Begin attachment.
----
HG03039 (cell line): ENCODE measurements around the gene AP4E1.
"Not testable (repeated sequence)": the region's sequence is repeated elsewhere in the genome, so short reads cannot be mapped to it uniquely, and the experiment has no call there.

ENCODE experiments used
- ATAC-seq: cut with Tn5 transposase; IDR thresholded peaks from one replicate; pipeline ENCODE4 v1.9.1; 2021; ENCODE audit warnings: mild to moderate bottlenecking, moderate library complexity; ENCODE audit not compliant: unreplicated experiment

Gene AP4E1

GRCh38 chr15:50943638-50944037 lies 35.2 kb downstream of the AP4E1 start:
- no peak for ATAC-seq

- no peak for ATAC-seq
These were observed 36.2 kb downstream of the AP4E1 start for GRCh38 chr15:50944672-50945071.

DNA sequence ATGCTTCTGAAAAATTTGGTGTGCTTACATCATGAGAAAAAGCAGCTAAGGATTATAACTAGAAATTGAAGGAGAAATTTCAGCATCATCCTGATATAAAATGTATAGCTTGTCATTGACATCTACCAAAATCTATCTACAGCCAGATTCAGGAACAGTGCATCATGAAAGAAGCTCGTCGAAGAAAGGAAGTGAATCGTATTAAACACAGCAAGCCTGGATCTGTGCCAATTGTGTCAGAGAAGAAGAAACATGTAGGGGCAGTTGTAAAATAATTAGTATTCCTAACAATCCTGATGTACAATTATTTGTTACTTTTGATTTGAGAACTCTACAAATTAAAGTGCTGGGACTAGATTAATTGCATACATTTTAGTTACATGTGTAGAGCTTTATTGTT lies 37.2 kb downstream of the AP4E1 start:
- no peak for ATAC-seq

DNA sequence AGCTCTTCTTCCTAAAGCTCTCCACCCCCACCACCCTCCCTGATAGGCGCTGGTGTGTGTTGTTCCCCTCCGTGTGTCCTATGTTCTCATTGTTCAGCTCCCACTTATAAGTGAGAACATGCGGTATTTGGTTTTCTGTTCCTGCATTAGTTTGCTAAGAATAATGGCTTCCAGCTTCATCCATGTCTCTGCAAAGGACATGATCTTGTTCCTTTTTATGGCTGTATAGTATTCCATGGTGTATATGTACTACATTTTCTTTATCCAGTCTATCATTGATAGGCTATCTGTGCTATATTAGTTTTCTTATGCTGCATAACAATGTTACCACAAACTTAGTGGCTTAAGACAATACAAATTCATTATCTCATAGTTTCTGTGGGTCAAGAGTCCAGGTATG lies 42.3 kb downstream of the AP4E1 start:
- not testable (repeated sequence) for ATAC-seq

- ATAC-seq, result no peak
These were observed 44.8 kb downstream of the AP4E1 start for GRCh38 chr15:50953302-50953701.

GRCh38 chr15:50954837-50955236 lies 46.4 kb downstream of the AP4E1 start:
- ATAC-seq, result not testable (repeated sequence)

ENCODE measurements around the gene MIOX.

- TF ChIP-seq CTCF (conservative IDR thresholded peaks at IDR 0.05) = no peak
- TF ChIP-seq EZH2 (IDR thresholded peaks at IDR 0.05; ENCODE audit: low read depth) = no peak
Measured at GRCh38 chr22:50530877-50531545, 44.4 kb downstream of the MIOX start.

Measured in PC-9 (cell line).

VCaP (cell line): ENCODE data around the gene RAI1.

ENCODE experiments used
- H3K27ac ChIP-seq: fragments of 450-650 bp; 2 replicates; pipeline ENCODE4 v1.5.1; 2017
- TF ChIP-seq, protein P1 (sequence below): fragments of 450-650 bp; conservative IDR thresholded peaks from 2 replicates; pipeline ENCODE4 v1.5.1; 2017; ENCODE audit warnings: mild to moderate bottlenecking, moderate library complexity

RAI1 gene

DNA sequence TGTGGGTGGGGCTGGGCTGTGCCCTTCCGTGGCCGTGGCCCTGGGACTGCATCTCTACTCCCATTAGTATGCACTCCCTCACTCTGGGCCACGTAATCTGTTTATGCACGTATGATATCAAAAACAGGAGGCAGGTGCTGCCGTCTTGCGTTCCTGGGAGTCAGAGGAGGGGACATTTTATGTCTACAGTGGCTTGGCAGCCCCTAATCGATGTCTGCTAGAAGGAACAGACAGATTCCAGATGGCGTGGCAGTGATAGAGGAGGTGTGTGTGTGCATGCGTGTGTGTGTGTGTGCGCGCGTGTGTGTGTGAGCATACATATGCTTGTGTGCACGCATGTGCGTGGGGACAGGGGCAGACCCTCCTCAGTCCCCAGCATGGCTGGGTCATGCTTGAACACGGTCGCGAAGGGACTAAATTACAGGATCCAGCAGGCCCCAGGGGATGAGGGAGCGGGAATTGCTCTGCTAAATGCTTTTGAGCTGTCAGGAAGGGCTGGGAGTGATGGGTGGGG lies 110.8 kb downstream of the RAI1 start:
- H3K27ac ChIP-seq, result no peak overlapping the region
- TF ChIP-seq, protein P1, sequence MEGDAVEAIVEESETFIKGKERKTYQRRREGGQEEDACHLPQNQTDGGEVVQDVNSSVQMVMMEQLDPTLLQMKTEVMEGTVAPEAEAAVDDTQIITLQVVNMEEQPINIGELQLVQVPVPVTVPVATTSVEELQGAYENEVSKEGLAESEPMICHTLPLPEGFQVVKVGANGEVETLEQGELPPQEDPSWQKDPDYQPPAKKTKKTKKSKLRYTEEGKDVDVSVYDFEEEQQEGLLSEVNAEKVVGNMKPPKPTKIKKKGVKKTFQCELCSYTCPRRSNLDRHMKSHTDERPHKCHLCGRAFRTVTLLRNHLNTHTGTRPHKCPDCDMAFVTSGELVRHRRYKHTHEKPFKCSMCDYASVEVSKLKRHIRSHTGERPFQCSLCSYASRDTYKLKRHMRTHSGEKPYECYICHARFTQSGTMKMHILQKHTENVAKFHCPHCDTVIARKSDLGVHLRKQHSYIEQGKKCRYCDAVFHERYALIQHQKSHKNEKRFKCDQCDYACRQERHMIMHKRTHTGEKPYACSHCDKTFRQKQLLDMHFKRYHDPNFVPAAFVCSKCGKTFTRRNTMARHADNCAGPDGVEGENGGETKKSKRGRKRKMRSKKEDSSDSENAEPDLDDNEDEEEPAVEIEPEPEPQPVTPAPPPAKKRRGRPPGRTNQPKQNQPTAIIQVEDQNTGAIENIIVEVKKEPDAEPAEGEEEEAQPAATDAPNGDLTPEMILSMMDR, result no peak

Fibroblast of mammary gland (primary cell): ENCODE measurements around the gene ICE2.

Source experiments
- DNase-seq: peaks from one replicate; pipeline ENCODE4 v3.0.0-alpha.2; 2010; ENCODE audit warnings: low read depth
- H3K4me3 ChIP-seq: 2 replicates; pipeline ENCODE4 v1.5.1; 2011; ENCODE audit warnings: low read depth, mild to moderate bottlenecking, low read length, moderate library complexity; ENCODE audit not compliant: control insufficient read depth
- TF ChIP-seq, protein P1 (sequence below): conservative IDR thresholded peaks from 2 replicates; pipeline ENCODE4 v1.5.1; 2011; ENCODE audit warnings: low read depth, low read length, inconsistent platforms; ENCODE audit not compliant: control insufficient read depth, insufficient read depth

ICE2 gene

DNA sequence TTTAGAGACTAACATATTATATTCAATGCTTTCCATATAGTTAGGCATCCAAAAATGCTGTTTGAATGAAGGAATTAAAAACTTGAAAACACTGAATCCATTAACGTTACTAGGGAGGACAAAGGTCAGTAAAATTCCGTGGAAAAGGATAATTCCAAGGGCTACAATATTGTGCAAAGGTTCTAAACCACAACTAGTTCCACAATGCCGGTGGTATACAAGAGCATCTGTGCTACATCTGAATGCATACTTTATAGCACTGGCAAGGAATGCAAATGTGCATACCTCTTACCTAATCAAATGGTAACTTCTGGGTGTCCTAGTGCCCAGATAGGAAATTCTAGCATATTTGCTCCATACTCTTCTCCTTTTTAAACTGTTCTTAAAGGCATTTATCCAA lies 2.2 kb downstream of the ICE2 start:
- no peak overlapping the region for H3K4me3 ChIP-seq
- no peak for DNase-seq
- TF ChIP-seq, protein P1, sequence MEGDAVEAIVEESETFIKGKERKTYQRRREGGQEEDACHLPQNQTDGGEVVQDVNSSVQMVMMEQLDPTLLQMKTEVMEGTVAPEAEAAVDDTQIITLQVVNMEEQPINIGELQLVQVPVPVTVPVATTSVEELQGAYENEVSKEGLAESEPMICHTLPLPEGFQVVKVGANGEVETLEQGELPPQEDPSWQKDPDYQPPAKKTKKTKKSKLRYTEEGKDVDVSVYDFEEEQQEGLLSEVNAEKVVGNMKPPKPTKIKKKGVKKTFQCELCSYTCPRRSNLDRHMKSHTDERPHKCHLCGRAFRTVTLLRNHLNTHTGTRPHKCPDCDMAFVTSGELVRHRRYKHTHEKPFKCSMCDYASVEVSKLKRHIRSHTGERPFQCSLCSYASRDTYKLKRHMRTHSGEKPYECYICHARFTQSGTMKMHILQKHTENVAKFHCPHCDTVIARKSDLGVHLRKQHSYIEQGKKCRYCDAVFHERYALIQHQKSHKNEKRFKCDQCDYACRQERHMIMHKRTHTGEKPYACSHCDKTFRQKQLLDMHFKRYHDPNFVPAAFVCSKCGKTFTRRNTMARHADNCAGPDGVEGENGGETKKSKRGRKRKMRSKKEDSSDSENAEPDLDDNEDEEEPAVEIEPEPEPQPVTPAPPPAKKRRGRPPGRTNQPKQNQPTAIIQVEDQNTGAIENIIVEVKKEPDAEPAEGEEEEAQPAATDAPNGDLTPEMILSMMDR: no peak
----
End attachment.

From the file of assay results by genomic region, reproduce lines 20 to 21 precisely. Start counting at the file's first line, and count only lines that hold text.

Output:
- TF ChIP-seq EZH2 (IDR thresholded peaks at IDR 0.05; ENCODE audit: low read depth) = no peak
Measured at GRCh38 chr22:50530877-50531545, 44.4 kb downstream of the MIOX start.